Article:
Is My Pet Just getting Old?

March 15, 2017

 

It is hard to believe the same bundle of energy tearing around the yard  a few  years ago is now the calm and kind old friend curled at our feet. When your pet begins to slow down, to put on a little weight or stiffen up, they need your help and understanding. Unlike people, your pet can’t take responsibility for its care. Your pet relies on you!

 

How old is your pet?

 

Ageing varies by breed, body size and individual pet. Larger breeds of dogs age more quickly than smaller dogs. Typically a cat reaches their senior years at age 8, small dogs at age 9, and large dogs at age 7 or younger.

 

How does ageing affect older pets?

 

As our older pet's age, two kinds of changes occur. The first is age-related changes such as hearing loss, changes in vision or reduced activity. These are normal and cannot be prevented. The second kind is pathological change or disease such as heart disease, kidney disease, arthritis or dental disease. These are, to some extent, preventable or can be successfully managed.

The health care your pet receives throughout their lifetime can help minimise and prevent disease. Proper health care incorporates preventative measures, exercise, dental care, regular veterinary check-ups and eating a balanced diet, all of which are discussed here.

 

Preventative Measures

 
1. Veterinary care - regular seniors check-ups

Pets can not tell us when they feel unwell, and regular check-ups at least twice a year are vital for any aging pet. The risk of disease increases with age therefore early detection is the key to prevention.

 
2. Hands on physical examination

We can palpate or feel your pet’s bones and joints, abdomen, and head and neck areas for abnormalities. A stethoscope will be used to listen to your pet’s heart and lungs. Your pet’s eyes, ears, and mouth will also be checked for age-related problems, such as cataracts, dental problems, and ear canal disorders.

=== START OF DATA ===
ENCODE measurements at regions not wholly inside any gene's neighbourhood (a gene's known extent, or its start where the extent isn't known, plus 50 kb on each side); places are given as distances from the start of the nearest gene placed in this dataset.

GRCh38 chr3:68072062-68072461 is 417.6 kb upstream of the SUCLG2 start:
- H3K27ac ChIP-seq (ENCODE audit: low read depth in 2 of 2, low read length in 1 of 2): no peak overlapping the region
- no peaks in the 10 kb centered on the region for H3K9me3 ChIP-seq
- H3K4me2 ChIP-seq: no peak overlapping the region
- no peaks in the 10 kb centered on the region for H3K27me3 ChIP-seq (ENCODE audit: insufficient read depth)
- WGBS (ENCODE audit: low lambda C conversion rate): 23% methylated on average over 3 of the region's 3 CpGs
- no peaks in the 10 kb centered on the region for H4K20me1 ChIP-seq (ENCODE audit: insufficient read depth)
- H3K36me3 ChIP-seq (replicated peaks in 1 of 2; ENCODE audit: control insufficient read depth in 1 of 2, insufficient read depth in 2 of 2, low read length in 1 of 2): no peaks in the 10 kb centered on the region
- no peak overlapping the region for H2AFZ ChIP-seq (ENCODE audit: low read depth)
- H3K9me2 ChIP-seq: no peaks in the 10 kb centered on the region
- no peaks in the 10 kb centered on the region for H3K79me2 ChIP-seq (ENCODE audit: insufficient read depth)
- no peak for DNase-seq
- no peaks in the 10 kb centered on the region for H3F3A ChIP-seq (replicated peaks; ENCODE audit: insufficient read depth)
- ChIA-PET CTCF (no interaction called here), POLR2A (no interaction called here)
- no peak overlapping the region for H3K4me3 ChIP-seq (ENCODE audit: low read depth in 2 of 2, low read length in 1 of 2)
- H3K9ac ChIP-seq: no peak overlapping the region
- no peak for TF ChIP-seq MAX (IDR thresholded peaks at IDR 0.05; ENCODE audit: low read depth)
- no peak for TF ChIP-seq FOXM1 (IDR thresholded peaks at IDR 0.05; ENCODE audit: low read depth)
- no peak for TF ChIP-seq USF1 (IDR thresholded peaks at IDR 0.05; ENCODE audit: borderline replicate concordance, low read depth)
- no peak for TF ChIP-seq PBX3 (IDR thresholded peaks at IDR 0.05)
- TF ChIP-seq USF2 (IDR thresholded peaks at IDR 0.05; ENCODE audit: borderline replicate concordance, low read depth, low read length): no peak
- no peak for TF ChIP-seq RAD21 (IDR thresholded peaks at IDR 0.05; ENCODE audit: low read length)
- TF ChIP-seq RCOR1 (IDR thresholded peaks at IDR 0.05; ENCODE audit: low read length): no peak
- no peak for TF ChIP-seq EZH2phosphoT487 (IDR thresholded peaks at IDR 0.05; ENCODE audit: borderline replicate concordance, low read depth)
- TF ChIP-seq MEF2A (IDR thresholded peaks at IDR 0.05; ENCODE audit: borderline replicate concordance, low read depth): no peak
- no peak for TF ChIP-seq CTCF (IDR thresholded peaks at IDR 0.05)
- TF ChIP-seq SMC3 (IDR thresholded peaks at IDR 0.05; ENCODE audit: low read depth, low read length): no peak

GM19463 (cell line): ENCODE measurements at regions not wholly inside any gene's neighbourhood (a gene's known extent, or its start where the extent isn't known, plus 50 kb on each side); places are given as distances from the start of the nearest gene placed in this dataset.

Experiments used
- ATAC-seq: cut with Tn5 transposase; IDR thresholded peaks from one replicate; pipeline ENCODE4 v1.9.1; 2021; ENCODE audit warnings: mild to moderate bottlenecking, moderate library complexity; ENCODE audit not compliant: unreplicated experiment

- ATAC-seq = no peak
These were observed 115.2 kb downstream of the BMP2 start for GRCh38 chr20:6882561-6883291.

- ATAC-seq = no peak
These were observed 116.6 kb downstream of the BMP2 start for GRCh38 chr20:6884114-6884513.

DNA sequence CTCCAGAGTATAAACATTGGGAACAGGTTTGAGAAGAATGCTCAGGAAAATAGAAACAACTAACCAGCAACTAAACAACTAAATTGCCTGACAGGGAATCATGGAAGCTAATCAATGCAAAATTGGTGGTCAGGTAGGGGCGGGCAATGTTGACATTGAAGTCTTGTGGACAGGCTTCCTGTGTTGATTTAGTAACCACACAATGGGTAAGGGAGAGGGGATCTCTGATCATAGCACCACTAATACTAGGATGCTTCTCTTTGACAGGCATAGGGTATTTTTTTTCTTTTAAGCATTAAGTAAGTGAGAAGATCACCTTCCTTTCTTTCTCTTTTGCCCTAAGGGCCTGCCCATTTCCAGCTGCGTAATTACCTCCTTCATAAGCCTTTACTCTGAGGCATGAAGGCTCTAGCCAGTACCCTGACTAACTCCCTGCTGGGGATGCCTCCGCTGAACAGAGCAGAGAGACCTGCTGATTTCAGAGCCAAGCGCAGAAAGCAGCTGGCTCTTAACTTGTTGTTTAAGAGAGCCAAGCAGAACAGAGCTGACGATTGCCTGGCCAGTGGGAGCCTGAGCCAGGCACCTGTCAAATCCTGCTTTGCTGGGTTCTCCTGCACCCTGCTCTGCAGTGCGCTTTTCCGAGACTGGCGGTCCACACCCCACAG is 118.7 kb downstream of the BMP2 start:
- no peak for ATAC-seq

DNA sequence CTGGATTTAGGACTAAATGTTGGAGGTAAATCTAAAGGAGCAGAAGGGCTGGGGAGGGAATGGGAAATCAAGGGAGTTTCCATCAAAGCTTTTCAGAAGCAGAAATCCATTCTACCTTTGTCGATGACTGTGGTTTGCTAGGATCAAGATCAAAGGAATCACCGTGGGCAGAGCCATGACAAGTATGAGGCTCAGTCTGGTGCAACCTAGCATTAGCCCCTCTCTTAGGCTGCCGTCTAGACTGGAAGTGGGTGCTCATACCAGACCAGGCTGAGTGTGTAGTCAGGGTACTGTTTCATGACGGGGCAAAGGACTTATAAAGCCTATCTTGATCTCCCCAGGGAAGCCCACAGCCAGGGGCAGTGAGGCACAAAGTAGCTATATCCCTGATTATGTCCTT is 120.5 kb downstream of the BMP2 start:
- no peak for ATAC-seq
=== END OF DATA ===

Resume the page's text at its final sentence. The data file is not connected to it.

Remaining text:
3. Once a year vaccination booster

 

4. Parasite control all year round including:
  • regular intestinal worming

  • heartworm prevention

  • Flea and tick control

5. Exercise

Your pet should be active at least once a day. This will enhance circulation, maintain muscle tone, and help to prevent obesity.

 

6. Dental care

As with people, routine cleaning and dental care throughout a pet’s life will assist in preventing tooth loss, tartar build-up, periodontal disease and mouth odour. Dental problems left untreated can result in bacteria spreading to other areas in the body, including heart valves and kidneys.

 

7. Nutrition - healthy balanced eating

Dogs and cats experience significant changes in their ability to digest and absorb nutrients as they age. They can also develop a decreased ability to tolerate nutrient excesses and deficiencies. A properly formulated diet will have a significant impact on the health of your older pet by balancing out the deficiencies created by the ageing process.

 

Because of age-related changes, excesses of protein and salts may contribute to kidney and heart disease. Due to lesser energy requirements, excess calories will add extra weight. If however, your pet seems too thin it is important to make sure the problem isn’t anything more serious than not enough calories.

 

Several high quality premium pet foods are available including foods to treat age related conditions, medical concerns and obesity.

 

Senior health plans can detects disease early.

 

We can now perform very sensitive tests on blood and urine to check the inner workings of your pet. A quick painless x-ray can be used to assess the size of your pet's heart, which can indicate early disease before it is otherwise obvious.

 

LOOK OUT FOR THE EARLY WARNING SIGNS

 

Observe your pet for the EARLY WARNING SIGNS of ageing and age-related diseases:

  • Change in appetite, weight loss or weight gain

  • Loss of housetraining

  • Difficulty rising, walking or climbing stairs

  • Confusion or disorientation

  • Persistent cough

  • Appearance of lumps or bumps

  • Bad breath, plaque, or bleeding gums

  • Diarrhoea or vomiting

  • Change in sleep patterns

  • Ear odours, redness, scratching, or head shaking

  • Excessive drinking and/or urination

We specialise in looking after senior pets and can onboard your pet into our senior pet health care programme which takes the guess work out of providing optimum care for your ageing fur kid. We’ve made it really simple to get started, simply click here to  “Book an Appointment” or give us a call at the clinic.

Please reload

Featured Posts

Why a 20 minute consultation is standard at our clinic and what that means

June 2, 2016

1/4
Please reload

Recent Posts
Please reload

Archive
Please reload

Search By Tags